The recent Australian Open final brought tennis to the forefront once again and reinforced tennis powerhouse Li Na’s national sports hero status.
Tennis in China has been growing rapidly and is one of the most popular sports in the country after association football (soccer) and basketball.
The Chinese government estimates the number of people playing tennis regularly as 12 million; the number may not seem much if held against the total population of 1.3 billion. Nonetheless, the estimate is high enough to account for a market opportunity of significant proportions.
To be sure, the numbers will be more formidable to come. According to China Central Television, even apart from the drawing power of a world-class player like Li Na, tennis has become one of the fastest-growing sports. The Chinese government aims for 15 percent every year. The nation’s tennis market has reached $4 billion annually, according to Tom Cannon, a professor and sports finance expert at the University of Liverpool Management School in England.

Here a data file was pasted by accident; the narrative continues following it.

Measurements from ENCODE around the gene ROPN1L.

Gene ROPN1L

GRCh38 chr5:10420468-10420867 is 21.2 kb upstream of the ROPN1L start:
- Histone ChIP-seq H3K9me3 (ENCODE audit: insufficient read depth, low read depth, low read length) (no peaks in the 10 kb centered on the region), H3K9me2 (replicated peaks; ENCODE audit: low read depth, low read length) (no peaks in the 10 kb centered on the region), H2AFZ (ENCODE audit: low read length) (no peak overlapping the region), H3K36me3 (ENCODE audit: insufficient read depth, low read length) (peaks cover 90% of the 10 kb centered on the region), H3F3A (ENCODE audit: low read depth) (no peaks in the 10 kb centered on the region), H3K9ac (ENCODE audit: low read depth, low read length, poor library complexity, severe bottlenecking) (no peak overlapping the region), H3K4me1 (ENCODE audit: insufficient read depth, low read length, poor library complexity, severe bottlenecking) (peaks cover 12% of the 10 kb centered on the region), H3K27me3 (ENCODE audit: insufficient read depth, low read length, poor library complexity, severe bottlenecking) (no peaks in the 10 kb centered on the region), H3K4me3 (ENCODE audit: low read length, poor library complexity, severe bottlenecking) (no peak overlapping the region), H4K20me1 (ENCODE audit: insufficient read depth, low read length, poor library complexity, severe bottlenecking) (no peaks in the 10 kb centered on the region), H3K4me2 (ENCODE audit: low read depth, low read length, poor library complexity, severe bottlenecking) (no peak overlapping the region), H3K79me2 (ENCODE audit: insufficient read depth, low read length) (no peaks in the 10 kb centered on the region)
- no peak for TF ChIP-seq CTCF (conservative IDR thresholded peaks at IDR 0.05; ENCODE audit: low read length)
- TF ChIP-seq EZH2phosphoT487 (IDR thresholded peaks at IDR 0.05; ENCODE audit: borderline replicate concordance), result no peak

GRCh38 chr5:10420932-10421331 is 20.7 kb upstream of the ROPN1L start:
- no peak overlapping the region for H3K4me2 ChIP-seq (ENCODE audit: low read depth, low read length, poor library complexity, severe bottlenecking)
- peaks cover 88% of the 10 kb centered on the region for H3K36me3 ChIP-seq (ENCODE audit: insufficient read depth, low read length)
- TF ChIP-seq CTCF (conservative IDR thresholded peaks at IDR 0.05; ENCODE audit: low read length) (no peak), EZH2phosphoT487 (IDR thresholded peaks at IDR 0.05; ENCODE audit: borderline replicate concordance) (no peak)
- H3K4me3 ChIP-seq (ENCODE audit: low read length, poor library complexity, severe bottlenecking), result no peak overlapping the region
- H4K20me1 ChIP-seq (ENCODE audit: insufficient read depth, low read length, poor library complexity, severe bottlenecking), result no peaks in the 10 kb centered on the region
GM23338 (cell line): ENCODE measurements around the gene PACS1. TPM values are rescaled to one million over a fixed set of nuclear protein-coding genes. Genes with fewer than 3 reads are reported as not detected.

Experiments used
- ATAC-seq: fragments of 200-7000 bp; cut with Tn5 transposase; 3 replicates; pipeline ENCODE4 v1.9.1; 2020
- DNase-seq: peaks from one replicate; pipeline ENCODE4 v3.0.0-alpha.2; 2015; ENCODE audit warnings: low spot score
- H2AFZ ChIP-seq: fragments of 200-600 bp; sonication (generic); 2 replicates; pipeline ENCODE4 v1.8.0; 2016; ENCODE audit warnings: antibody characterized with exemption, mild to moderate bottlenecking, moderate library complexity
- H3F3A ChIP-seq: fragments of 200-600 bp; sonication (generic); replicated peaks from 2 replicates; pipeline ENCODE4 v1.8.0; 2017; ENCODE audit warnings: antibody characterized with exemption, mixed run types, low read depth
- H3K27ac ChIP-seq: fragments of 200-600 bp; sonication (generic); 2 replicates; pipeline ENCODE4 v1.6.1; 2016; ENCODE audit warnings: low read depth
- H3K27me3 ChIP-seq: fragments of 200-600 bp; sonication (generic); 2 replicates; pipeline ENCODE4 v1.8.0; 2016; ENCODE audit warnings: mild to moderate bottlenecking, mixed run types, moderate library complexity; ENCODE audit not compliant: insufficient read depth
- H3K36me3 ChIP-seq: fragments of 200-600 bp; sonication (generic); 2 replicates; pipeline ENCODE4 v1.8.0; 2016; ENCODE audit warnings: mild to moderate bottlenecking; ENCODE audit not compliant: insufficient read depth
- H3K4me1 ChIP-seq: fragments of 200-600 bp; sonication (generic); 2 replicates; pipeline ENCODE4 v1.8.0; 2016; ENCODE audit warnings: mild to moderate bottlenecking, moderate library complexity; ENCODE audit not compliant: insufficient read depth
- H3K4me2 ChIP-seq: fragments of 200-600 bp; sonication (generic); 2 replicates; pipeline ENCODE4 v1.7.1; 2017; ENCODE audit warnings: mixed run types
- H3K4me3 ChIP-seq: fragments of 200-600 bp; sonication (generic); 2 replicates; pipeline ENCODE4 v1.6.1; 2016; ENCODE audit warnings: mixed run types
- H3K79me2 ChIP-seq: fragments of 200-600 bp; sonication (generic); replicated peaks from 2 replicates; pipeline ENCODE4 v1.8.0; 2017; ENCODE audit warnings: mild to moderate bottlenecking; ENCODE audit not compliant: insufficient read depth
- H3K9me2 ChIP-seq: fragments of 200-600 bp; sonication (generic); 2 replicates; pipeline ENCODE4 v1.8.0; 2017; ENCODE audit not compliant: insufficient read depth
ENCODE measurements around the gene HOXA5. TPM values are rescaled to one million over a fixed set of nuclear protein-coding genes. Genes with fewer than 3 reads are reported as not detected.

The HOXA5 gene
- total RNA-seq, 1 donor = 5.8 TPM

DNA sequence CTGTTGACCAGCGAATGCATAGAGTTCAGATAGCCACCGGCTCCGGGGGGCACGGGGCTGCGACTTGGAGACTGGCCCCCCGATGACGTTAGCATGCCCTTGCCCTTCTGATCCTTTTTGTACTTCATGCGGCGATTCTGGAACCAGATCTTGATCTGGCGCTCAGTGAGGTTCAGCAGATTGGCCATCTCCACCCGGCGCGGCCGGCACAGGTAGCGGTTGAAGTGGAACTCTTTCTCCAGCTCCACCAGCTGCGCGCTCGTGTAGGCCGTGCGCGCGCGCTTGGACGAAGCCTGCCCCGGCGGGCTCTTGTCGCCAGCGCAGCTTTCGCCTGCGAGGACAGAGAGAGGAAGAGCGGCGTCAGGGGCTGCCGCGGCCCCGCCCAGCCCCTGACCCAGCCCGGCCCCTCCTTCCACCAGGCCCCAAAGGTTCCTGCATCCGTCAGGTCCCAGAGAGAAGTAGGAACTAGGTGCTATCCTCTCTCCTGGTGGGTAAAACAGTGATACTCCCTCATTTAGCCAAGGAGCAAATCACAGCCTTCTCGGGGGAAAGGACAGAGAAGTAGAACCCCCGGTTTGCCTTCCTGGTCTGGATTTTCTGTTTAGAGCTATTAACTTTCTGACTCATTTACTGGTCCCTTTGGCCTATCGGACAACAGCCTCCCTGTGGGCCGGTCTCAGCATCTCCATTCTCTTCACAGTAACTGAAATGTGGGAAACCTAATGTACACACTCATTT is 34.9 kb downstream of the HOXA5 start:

New courts have sprung up in Beijing and the city currently houses over 2,000 tennis clubs; and many Chinese parents are enrolling their children in tennis courses.
As the numbers of tennis players rise, so will the lucrative potential of brands that can ride the tennis tsunami.
So do we easily assume it is the elite overseas sports brands who will dominate this market? The assumption, if not false, is facile. China does not embrace all brands from the West.
Besides, a survey shows that, when Chinese consumers were asked to rate preferences for the top 100 brands, over half those brands chosen were domestic. As might be suspected, brands like Coca-Cola and Carrefour made the top most desired brands, but so did brands such as Master Kong, Huiyuan and Tencent QQ.
And here’s another captivating observation: Don’t be surprised to find the tennis marketing opportunity bidirectional. China embraces Western brands, but is also looking to bring its domestic brands international.
To be sure, tennis star Jelena Jancovic made headlines when she signed with China-based sportswear company, Anta, in 2009. She was the number-one ranked player in the world when she signed.